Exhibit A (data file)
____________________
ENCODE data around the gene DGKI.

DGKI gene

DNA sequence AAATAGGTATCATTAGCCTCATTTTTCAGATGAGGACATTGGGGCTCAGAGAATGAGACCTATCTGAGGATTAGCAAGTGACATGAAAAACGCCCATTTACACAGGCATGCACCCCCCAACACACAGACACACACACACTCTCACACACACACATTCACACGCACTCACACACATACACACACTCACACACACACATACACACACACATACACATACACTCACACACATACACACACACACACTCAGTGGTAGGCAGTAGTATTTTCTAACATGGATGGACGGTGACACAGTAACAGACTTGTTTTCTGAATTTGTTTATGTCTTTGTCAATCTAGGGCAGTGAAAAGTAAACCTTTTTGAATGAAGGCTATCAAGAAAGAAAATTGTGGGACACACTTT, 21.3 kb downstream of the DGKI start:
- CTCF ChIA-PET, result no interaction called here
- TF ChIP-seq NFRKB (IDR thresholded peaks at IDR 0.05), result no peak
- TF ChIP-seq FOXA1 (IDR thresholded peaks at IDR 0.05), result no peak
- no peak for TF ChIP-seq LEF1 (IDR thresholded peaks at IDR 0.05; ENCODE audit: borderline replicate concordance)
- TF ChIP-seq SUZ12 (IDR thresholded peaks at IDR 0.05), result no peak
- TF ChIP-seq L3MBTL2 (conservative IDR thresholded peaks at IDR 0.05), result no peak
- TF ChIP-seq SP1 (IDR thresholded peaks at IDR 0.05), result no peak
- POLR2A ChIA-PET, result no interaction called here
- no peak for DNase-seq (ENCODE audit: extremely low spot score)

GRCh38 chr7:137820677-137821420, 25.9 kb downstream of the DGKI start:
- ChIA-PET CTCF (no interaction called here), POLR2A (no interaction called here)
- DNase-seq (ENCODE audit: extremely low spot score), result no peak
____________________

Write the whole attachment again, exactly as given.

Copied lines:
ENCODE data around the gene DGKI.

DGKI gene

DNA sequence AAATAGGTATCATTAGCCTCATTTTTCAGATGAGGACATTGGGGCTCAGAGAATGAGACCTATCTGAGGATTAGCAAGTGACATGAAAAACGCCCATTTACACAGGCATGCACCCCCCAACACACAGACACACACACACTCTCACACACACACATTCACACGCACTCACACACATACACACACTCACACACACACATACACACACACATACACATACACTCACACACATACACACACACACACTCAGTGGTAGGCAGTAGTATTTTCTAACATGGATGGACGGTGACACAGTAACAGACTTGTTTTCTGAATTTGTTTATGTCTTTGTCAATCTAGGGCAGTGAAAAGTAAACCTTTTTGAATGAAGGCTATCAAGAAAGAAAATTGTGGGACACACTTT, 21.3 kb downstream of the DGKI start:
- CTCF ChIA-PET, result no interaction called here
- TF ChIP-seq NFRKB (IDR thresholded peaks at IDR 0.05), result no peak
- TF ChIP-seq FOXA1 (IDR thresholded peaks at IDR 0.05), result no peak
- no peak for TF ChIP-seq LEF1 (IDR thresholded peaks at IDR 0.05; ENCODE audit: borderline replicate concordance)
- TF ChIP-seq SUZ12 (IDR thresholded peaks at IDR 0.05), result no peak
- TF ChIP-seq L3MBTL2 (conservative IDR thresholded peaks at IDR 0.05), result no peak
- TF ChIP-seq SP1 (IDR thresholded peaks at IDR 0.05), result no peak
- POLR2A ChIA-PET, result no interaction called here
- no peak for DNase-seq (ENCODE audit: extremely low spot score)

GRCh38 chr7:137820677-137821420, 25.9 kb downstream of the DGKI start:
- ChIA-PET CTCF (no interaction called here), POLR2A (no interaction called here)
- DNase-seq (ENCODE audit: extremely low spot score), result no peak